Experts think this is why teenagers and children show "poor judgment." Adults may make no greater effort to think before acting, but they automatically imagine an act before doing it. They therefore see what could go wrong and get this warning in a way that has much greater impact that pure logical analysis would.

And so, if words don't stimulate the imagination, they are processed as language in the front of the brain.

As a fiction writer, that vivid experience in the imagination is what you're after. You must write in a way that stimulates it. You must write in a way that makes the reader unaware of the words on the page, a way that makes him visualize the story as if it were taking place on a stage or a screen in his mind. Doing so sucks him into your story so that he becomes absorbed in what we call the Fictive Dream. This is like a daydream, except that you, the author of the story, make it up. 

How to Show Instead of Telling

How do you write to the imagination? Well, here's how you don't: 

He was nervous.

Now, here's how you do: 

He drummed his fingers on the table.

You process the first sentence in the frontal lobe of your brain. You process the second in your imagination. That's because, in the second, I gave it something visual and auditory to work with. That sentence made you see and hear his fingers drumming on a table. In the first sentence I told you he was nervous. In the second, I showed you he was nervous. Hence the adage: show instead of tell.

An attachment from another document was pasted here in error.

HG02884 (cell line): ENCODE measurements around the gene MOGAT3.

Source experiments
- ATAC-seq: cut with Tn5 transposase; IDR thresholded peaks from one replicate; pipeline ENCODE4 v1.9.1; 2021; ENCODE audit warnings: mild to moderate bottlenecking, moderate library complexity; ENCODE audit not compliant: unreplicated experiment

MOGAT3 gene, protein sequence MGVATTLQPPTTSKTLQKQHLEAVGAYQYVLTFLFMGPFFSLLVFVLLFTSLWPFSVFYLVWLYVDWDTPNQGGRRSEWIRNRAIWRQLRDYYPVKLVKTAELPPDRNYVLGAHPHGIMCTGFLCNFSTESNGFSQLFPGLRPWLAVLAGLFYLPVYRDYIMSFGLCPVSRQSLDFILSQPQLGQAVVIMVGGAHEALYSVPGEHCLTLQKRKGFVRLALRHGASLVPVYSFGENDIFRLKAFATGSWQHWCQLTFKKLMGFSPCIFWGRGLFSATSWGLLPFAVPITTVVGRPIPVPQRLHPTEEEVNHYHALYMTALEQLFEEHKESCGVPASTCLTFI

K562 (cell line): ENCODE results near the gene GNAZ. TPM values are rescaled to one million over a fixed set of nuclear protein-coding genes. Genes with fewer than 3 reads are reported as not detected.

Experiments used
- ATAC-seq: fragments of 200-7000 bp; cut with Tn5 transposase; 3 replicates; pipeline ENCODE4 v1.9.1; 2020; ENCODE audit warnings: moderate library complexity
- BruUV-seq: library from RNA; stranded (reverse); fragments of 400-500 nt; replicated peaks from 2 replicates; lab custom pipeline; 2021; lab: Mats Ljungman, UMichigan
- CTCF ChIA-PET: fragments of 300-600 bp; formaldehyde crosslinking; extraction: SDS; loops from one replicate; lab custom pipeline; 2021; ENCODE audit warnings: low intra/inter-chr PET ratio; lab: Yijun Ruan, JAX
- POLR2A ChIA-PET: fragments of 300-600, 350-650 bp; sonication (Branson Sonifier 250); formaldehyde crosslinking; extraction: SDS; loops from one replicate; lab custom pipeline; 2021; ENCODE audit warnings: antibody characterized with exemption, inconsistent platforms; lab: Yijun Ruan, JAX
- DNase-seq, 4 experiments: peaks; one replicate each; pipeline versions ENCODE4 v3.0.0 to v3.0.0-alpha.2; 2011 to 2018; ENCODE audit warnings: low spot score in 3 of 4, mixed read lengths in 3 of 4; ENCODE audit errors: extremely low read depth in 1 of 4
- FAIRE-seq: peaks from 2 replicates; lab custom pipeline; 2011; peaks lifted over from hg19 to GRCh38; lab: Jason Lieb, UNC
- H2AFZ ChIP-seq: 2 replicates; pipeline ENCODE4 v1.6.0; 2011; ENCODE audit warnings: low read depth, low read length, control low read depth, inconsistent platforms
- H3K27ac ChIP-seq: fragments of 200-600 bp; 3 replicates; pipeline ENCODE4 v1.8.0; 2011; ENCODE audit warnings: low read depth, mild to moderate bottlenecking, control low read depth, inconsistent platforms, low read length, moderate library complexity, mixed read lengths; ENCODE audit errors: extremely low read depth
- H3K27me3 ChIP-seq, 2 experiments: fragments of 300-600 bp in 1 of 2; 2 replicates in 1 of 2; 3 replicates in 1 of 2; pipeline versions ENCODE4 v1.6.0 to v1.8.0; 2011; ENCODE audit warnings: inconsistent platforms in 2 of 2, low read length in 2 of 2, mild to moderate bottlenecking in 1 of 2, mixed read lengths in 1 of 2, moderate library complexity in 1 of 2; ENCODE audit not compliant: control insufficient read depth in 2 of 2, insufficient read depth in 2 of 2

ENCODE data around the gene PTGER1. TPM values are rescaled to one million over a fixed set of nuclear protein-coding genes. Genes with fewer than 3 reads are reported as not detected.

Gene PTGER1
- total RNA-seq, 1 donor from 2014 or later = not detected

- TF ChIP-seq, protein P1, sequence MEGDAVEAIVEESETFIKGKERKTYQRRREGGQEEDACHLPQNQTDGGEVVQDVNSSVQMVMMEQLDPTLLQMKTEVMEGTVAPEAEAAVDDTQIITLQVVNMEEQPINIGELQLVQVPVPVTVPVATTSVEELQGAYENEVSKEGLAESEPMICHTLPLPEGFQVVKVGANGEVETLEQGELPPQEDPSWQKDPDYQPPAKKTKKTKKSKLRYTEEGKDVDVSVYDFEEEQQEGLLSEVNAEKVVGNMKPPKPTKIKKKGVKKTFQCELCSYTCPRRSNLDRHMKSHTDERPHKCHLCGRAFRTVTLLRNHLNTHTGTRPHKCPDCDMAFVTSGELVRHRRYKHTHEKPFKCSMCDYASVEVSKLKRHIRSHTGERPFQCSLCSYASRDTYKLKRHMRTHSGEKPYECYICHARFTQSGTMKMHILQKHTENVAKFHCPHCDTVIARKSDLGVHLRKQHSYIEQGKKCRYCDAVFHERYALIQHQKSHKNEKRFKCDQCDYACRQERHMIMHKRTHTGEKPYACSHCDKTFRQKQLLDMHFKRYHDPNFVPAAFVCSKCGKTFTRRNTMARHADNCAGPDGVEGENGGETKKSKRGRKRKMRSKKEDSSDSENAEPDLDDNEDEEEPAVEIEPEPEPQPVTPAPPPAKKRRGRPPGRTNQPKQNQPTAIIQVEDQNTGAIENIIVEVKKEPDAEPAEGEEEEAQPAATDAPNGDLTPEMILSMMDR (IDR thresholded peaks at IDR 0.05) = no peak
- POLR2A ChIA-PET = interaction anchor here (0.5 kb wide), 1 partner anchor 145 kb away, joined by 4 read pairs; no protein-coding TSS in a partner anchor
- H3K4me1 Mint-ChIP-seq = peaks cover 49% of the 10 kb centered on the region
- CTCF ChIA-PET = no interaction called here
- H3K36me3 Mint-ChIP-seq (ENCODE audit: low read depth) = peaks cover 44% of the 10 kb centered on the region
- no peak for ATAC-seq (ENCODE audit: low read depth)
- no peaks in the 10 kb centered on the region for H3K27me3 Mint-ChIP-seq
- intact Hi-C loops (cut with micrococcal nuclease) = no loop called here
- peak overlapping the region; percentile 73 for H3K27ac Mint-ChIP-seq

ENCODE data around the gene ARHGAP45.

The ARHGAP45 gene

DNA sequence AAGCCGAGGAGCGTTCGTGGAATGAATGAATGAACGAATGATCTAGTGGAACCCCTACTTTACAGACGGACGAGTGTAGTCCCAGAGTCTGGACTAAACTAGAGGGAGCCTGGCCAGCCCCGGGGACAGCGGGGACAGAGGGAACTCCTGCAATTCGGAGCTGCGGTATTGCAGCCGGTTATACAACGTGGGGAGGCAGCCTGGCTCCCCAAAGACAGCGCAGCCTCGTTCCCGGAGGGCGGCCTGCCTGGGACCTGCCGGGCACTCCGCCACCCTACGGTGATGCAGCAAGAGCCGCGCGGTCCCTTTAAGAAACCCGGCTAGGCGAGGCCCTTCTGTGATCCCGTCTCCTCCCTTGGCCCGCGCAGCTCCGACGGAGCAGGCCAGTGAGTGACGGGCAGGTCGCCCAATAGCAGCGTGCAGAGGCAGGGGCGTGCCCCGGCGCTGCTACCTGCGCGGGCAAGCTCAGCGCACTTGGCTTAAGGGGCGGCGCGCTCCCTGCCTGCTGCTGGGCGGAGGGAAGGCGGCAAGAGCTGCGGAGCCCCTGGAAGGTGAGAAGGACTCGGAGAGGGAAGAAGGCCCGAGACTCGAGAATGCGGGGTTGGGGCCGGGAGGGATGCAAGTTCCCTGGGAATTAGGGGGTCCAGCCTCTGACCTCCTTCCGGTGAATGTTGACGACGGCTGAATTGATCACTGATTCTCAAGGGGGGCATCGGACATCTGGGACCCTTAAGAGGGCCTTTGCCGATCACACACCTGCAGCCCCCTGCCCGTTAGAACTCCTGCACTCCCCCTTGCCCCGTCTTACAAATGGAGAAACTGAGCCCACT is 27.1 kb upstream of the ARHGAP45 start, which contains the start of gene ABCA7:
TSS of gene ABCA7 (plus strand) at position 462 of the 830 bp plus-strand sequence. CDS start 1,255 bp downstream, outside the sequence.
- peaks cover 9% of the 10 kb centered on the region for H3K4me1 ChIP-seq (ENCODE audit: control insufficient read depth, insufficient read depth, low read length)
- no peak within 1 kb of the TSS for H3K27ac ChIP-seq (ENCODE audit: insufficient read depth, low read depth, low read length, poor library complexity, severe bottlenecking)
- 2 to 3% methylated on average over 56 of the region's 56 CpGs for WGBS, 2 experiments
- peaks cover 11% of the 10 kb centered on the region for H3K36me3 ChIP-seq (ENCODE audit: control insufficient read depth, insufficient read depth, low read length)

Here's another example of how to show instead of tell: 

He told her to shut the door.

"Shut the door," he said.

In the first sentence I tell you that he told her to shut the door. In the second sentence I show you that he told her to shut the door. You process the first sentence as language in the frontal lobe. You process the second quicker, in your imagination, where you see and hear him telling her to shut the door.

Those were simple examples. Here is another that shows how to give the imagination enough to work with so the reader "gets the picture." 

She came out of the Metro before the Cathedral of Notre Dame and approached it. The sound of its bells was deafening.

She came up into sunlight before Notre Dame's dizzying facade, where the deafening thunder of its bells shook the ground. But she walked right through the downward reverberating sound without it altering the beat of her heart.

Which account would you rather read? Which puts you there?

Tricks of the trade can help you spot and fix places where your writing tells instead of shows. They can also help you enhance the reader's experience by making it more vivid. But memorizing these tricks won't give you that last sample of prose. Only your imagination can. You need a lively imagination both to know what stimulates imagination and to vividly imagine a scene yourself. For, as Shakespeare often said, imagination is what distinguishes those who write well from those who don't.